There are at least two interpretations that emerge when we explore why we teach science from the democratic argument. The first interpretation is that we should be teaching science to help students become informed citizens in an increasingly technocratic and scientific world, and provide them with the tools to intelligently discuss, vote on, and make decisions about “modern life, politics and society.” (Turner, p. 10.) But we also interpret the democratic argument in the context of democratic schools–that is schools in which students and teachers participate equally in shared decision-making on matters related to the organization of school, the curriculum and related matters.… Read more
Education about, in, and for the environment represent three different paradigms useful in helping us view environmental education and environmental science programs and activities. Based on research by Rachel Michel (1996), these three paradigms can briefly be described as follows:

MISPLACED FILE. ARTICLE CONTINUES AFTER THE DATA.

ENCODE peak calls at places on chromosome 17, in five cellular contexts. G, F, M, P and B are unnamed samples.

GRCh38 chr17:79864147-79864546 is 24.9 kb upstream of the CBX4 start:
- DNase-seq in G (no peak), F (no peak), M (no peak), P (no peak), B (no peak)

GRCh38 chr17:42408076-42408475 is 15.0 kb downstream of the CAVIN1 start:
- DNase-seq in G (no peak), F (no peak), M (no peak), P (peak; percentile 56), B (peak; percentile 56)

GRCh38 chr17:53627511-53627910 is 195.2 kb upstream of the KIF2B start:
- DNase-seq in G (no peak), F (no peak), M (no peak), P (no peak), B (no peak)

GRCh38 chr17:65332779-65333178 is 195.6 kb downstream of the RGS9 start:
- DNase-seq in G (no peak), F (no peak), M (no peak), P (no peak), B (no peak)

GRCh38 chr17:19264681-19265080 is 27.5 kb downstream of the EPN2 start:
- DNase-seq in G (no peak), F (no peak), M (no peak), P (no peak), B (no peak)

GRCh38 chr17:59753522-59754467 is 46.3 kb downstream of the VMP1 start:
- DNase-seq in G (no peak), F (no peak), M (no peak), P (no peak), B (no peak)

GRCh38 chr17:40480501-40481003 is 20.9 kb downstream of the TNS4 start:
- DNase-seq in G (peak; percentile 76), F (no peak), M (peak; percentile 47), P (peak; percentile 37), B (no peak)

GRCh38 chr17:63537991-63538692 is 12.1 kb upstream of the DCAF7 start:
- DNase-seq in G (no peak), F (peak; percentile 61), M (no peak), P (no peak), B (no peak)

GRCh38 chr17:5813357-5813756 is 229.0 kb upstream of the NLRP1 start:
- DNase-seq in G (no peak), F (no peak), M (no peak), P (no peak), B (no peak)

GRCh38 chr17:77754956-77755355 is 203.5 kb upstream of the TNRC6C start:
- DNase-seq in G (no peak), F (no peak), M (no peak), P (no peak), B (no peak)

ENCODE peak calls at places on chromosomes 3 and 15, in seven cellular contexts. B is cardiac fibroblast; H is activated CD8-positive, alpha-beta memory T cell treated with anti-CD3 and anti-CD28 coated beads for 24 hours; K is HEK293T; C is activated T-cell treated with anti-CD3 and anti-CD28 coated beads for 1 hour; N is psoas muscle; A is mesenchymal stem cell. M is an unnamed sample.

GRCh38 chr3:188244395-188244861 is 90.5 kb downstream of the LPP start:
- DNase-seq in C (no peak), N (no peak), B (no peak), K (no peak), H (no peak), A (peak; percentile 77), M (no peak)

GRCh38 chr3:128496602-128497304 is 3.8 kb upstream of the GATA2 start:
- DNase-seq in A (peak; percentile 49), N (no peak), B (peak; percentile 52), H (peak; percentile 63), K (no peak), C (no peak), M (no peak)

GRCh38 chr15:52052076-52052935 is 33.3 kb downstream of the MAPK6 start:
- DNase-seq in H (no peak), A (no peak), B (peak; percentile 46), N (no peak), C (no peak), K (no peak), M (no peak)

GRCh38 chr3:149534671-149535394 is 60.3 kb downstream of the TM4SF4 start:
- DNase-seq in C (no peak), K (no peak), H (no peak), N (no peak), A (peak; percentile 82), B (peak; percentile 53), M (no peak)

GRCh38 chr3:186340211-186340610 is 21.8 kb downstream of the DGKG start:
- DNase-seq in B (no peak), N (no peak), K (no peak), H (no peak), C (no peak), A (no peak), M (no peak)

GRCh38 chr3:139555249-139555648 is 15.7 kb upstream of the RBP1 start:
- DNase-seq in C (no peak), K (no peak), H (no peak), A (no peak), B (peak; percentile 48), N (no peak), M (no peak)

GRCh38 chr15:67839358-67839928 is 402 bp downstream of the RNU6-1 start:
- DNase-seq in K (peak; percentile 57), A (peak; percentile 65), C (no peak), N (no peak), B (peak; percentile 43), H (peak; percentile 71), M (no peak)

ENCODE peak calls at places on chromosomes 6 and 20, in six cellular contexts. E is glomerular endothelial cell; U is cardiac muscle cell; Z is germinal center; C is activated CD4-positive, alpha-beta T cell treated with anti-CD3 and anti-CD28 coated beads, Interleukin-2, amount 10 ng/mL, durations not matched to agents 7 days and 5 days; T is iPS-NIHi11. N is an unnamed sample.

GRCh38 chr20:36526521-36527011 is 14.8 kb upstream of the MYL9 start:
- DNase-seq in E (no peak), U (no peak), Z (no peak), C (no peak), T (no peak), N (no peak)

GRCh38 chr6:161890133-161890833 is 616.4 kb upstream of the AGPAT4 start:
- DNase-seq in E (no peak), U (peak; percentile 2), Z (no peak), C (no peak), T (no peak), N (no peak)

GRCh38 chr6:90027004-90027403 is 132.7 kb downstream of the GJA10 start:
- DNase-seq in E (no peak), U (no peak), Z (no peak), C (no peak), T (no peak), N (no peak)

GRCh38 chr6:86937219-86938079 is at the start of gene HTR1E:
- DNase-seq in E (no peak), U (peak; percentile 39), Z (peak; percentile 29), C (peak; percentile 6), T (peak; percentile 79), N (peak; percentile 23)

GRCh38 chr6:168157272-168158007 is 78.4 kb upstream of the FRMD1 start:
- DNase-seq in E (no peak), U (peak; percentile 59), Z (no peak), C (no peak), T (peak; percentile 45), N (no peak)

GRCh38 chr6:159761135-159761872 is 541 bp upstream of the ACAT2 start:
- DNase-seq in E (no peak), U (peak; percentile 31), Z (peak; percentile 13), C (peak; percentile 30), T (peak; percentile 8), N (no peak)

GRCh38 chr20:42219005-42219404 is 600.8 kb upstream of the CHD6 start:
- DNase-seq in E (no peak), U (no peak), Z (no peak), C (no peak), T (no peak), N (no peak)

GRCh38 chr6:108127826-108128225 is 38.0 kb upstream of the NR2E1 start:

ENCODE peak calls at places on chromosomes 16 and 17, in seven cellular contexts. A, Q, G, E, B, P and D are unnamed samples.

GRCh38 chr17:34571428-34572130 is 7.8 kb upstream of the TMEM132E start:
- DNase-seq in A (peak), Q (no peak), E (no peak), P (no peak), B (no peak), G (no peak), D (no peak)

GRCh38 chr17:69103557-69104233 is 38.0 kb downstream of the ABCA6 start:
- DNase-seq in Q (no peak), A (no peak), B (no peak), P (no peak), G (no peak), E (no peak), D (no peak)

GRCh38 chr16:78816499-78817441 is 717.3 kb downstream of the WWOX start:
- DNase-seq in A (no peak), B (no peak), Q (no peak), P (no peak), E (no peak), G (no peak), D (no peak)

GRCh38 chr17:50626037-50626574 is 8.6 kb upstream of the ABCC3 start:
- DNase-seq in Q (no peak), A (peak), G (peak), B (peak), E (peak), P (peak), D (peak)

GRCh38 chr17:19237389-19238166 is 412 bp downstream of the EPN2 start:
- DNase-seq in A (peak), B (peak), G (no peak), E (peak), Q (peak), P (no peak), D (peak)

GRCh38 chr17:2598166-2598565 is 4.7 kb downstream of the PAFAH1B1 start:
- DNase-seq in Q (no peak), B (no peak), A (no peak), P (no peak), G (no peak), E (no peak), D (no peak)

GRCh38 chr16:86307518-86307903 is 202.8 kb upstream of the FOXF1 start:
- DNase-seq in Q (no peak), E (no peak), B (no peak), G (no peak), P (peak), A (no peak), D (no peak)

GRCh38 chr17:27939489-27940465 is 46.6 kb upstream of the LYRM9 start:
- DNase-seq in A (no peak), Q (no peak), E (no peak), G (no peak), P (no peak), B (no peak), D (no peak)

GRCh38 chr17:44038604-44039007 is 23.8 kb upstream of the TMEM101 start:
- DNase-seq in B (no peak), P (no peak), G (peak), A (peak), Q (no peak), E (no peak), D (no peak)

- Education about the environment is viewed as an approach in which information about the environment (concepts, facts, information) is transmitted by teacher to students. This approach reinforces traditional methods of teaching including lectures, reconstructive laboratory activities, and the recall of information.
In a democracy, there are differing views on how the government and industry should deal with energy, energy sources, and the environment. I’ve visited the American Presidency Project, and there you can read the complete platforms of the Democrats and Republicans. You have to go the Libertarian Party and the Green Party websites to read their platforms. You might set up a project where your students visit these websites, and extract the respective party’s positions on energy, the environment, and science research. How do the party’s differ in their understanding of the environment, and recommendations for the future?… Read more